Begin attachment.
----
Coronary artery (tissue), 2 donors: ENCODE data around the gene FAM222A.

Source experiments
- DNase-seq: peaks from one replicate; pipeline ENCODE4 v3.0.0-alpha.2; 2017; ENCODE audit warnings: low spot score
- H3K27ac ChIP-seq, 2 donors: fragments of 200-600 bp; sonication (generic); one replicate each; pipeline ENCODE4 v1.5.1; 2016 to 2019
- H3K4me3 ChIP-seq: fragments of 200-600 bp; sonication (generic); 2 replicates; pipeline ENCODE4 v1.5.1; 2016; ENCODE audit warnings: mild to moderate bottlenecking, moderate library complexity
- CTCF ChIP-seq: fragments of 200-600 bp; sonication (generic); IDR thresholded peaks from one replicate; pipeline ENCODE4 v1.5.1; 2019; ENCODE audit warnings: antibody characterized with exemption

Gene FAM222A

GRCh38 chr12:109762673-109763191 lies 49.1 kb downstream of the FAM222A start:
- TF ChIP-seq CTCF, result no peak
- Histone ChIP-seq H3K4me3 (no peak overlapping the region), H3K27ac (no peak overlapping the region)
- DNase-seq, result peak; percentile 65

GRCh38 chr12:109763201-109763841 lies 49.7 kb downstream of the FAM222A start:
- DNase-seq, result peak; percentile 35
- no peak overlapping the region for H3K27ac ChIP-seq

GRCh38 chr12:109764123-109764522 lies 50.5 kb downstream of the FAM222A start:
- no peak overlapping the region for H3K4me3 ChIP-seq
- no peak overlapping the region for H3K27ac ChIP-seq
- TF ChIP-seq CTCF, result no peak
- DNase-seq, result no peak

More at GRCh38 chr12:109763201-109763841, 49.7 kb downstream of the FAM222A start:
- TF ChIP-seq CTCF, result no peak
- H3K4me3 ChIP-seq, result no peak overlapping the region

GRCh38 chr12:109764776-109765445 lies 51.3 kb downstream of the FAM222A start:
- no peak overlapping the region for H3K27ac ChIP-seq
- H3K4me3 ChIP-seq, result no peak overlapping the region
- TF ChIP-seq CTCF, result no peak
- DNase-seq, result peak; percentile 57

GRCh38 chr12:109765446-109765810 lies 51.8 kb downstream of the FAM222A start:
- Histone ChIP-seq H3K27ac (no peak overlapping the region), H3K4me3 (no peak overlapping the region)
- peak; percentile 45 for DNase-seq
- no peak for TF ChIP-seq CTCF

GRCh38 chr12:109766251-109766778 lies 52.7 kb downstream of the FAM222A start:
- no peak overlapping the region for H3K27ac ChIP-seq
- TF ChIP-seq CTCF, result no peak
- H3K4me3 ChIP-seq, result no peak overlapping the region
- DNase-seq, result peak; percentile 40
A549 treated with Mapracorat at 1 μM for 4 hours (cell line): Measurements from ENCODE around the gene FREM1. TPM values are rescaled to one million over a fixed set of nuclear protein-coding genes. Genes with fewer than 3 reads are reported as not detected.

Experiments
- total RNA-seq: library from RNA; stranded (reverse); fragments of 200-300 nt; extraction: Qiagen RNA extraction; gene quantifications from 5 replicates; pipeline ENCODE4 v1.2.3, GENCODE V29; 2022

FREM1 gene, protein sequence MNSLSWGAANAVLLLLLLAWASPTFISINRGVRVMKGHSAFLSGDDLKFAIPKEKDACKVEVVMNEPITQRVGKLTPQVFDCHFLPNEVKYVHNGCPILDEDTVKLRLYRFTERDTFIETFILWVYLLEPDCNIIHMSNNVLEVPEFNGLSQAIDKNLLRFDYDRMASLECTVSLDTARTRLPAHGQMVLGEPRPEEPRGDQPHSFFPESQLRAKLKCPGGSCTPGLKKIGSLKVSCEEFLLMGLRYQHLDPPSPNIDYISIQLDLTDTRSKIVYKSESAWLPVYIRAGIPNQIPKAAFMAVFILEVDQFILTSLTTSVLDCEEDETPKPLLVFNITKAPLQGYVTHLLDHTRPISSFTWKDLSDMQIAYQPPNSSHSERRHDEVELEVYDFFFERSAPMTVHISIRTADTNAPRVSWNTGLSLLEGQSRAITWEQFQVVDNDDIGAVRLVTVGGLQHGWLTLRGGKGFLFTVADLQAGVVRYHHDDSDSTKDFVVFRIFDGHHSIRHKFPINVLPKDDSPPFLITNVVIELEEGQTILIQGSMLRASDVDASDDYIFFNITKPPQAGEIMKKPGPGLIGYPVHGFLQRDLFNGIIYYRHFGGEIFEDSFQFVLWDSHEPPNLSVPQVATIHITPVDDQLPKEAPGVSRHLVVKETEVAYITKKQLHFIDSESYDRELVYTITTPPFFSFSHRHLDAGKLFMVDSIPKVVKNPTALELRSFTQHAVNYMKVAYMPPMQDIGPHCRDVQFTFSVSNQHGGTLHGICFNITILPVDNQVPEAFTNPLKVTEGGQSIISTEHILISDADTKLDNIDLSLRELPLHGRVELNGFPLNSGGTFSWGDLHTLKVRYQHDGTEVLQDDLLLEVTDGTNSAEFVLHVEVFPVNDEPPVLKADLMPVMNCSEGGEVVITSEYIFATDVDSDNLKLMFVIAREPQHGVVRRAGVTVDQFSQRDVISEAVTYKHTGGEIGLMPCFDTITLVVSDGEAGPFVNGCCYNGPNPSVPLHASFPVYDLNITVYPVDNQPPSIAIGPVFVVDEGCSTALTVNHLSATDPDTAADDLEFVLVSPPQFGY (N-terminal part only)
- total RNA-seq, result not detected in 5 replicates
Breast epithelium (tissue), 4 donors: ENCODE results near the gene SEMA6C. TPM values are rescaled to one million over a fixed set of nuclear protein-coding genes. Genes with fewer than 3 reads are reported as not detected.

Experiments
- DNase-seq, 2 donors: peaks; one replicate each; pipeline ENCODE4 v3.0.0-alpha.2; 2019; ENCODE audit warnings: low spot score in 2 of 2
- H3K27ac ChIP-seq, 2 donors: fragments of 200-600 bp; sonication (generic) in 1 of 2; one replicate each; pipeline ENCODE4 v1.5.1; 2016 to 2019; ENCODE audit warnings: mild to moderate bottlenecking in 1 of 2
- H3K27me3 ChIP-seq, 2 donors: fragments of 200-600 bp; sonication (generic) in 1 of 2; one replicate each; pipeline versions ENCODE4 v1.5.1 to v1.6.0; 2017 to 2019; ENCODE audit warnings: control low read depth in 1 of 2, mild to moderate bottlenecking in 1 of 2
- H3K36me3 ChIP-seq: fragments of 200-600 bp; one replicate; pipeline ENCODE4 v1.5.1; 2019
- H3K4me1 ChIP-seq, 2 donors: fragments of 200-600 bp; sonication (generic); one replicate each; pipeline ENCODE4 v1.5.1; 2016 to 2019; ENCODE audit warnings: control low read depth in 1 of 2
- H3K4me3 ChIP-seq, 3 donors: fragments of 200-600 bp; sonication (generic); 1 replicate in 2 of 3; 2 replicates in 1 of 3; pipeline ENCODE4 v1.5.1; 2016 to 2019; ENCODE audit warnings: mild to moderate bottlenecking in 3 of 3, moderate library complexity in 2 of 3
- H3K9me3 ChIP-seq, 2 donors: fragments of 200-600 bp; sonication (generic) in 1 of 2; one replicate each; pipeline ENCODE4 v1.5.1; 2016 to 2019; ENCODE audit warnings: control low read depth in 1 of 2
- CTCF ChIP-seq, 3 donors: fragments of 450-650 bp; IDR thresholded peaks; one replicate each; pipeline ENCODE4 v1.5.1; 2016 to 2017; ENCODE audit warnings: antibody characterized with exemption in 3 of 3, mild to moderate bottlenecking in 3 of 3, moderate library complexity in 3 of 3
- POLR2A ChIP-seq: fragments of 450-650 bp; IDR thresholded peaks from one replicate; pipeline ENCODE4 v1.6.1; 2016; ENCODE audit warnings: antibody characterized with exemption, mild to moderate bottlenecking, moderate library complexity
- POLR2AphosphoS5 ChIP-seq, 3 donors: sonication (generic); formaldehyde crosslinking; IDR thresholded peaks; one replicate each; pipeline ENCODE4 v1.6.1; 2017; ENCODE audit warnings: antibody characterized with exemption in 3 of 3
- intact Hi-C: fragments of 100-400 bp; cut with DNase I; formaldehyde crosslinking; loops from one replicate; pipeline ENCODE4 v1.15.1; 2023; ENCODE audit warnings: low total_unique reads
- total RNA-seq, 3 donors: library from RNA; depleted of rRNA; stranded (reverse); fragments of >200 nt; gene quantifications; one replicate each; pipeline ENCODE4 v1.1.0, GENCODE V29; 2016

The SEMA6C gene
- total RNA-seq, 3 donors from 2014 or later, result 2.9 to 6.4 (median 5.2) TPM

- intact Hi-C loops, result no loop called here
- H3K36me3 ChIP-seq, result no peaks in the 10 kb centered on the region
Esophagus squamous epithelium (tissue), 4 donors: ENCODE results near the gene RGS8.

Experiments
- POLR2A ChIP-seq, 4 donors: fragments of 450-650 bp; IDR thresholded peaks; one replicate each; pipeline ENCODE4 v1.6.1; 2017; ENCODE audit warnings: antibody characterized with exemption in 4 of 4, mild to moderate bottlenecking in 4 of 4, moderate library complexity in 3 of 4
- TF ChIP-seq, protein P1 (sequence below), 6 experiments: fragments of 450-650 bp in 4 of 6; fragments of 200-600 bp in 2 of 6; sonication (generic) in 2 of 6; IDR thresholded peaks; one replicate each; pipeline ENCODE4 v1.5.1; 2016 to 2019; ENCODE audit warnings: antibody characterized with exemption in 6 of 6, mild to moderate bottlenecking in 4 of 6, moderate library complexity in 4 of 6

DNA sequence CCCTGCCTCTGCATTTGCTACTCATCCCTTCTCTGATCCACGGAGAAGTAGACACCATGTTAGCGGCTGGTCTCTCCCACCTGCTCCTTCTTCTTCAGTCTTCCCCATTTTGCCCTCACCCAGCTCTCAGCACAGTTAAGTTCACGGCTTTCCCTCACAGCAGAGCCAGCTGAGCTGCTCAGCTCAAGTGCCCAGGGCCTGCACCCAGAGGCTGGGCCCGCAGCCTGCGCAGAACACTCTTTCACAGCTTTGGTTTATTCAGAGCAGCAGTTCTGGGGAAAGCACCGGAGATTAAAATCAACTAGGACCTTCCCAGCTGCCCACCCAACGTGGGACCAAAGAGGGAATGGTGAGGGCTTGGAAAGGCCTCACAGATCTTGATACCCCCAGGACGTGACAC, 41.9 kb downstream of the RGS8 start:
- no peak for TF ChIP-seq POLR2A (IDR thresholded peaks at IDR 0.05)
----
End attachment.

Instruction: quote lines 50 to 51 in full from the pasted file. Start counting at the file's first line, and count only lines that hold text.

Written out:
- H3K9me3 ChIP-seq, 2 donors: fragments of 200-600 bp; sonication (generic) in 1 of 2; one replicate each; pipeline ENCODE4 v1.5.1; 2016 to 2019; ENCODE audit warnings: control low read depth in 1 of 2
- CTCF ChIP-seq, 3 donors: fragments of 450-650 bp; IDR thresholded peaks; one replicate each; pipeline ENCODE4 v1.5.1; 2016 to 2017; ENCODE audit warnings: antibody characterized with exemption in 3 of 3, mild to moderate bottlenecking in 3 of 3, moderate library complexity in 3 of 3